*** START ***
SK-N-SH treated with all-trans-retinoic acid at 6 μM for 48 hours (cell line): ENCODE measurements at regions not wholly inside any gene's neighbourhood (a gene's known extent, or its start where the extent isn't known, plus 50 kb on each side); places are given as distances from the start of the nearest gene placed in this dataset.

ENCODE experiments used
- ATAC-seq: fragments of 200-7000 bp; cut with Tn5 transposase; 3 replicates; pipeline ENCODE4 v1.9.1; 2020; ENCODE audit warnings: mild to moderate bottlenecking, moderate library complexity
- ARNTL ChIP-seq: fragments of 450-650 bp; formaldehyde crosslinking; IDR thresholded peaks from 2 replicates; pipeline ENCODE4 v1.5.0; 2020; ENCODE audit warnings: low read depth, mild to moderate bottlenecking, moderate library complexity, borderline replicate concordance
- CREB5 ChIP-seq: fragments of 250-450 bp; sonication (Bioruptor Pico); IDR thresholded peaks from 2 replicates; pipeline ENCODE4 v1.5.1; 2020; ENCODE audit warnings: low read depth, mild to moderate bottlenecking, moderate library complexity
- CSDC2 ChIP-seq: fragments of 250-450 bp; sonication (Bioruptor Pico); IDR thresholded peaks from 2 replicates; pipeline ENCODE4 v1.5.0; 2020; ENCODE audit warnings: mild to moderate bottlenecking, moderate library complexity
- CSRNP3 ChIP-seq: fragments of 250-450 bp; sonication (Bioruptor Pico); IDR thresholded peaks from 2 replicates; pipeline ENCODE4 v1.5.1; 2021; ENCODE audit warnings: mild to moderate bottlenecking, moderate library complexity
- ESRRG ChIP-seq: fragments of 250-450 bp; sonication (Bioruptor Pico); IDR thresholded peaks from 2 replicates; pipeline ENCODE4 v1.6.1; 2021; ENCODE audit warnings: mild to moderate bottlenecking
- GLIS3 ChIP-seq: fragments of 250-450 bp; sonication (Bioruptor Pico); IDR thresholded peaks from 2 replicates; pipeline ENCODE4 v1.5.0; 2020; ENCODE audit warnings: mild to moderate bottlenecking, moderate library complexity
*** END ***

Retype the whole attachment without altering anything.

SK-N-SH treated with all-trans-retinoic acid at 6 μM for 48 hours (cell line): ENCODE measurements at regions not wholly inside any gene's neighbourhood (a gene's known extent, or its start where the extent isn't known, plus 50 kb on each side); places are given as distances from the start of the nearest gene placed in this dataset.

ENCODE experiments used
- ATAC-seq: fragments of 200-7000 bp; cut with Tn5 transposase; 3 replicates; pipeline ENCODE4 v1.9.1; 2020; ENCODE audit warnings: mild to moderate bottlenecking, moderate library complexity
- ARNTL ChIP-seq: fragments of 450-650 bp; formaldehyde crosslinking; IDR thresholded peaks from 2 replicates; pipeline ENCODE4 v1.5.0; 2020; ENCODE audit warnings: low read depth, mild to moderate bottlenecking, moderate library complexity, borderline replicate concordance
- CREB5 ChIP-seq: fragments of 250-450 bp; sonication (Bioruptor Pico); IDR thresholded peaks from 2 replicates; pipeline ENCODE4 v1.5.1; 2020; ENCODE audit warnings: low read depth, mild to moderate bottlenecking, moderate library complexity
- CSDC2 ChIP-seq: fragments of 250-450 bp; sonication (Bioruptor Pico); IDR thresholded peaks from 2 replicates; pipeline ENCODE4 v1.5.0; 2020; ENCODE audit warnings: mild to moderate bottlenecking, moderate library complexity
- CSRNP3 ChIP-seq: fragments of 250-450 bp; sonication (Bioruptor Pico); IDR thresholded peaks from 2 replicates; pipeline ENCODE4 v1.5.1; 2021; ENCODE audit warnings: mild to moderate bottlenecking, moderate library complexity
- ESRRG ChIP-seq: fragments of 250-450 bp; sonication (Bioruptor Pico); IDR thresholded peaks from 2 replicates; pipeline ENCODE4 v1.6.1; 2021; ENCODE audit warnings: mild to moderate bottlenecking
- GLIS3 ChIP-seq: fragments of 250-450 bp; sonication (Bioruptor Pico); IDR thresholded peaks from 2 replicates; pipeline ENCODE4 v1.5.0; 2020; ENCODE audit warnings: mild to moderate bottlenecking, moderate library complexity